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Middle English, from Anglo-French, from Latin vitium fault, vice


  • 1 a : moral depravity or corruption : wickedness
b : a moral fault or failing
c : a habitual and usually trivial defect or shortcoming : foible <suffered from the vice of curiosity>
  • 2 : blemish, defect
  • 3 : a physical imperfection, deformity, or taint
  • 4 a often capitalized : a character representing one of the vices in an English morality play
b : buffoon, jester


Fault, offense


Vice is a practice or a habit considered immoral, depraved, and/or degrading in the associated society. In more minor usage, vice can refer to a fault, a defect, an infirmity or merely a bad habit. Synonyms for vice include fault, depravity, sin, iniquity, wickedness and corruption. The modern English term that best captures its original meaning is the word vicious, which means "full of vice". In this sense, the word vice comes from the Latin word vitium, meaning "failing or defect". Vice is the opposite of virtue.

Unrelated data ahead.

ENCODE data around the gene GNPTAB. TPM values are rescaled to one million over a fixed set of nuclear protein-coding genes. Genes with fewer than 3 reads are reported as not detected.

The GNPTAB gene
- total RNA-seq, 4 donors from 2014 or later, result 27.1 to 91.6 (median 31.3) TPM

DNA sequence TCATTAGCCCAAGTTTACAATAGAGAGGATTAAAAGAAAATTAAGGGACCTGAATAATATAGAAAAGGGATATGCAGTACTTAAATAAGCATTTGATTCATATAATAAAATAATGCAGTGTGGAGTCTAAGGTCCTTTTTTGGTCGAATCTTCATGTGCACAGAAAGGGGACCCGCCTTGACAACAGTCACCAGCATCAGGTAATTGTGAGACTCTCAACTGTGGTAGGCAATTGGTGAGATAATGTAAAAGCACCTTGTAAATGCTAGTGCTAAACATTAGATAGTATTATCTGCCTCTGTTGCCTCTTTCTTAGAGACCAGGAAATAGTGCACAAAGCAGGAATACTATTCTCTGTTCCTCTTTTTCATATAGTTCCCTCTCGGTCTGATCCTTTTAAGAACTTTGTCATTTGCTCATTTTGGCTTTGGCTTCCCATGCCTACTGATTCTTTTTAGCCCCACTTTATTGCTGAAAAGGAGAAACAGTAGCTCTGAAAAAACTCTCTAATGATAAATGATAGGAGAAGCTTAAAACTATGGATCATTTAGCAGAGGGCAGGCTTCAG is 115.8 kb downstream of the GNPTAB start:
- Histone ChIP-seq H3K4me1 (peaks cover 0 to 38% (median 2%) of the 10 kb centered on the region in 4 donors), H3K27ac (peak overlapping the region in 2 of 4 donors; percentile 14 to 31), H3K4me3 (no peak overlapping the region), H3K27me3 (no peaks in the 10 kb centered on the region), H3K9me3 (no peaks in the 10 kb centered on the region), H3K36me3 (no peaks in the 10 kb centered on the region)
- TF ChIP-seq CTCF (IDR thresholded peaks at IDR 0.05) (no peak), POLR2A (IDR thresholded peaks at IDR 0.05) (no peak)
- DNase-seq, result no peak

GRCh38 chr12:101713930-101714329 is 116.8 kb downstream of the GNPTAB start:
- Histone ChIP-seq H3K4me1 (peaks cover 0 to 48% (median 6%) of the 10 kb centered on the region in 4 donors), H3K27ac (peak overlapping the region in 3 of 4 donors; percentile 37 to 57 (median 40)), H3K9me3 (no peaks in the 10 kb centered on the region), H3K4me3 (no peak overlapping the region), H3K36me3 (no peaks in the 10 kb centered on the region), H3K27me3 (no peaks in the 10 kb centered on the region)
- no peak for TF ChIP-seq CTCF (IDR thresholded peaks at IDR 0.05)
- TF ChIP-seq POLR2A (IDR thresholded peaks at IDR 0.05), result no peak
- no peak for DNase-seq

In the United Kingdom the term vice is commonly used in law and law enforcement to refer to criminal offenses related to prostitution, gambling, and pornography. In the United States the term is also used to refer to crimes related to alcohol and narcotics. The precise legality or illegality of such acts is dependent on the jurisdiction. Other similar types of acts perceived as immoral or obscene may be classified as vice by law enforcement as well.

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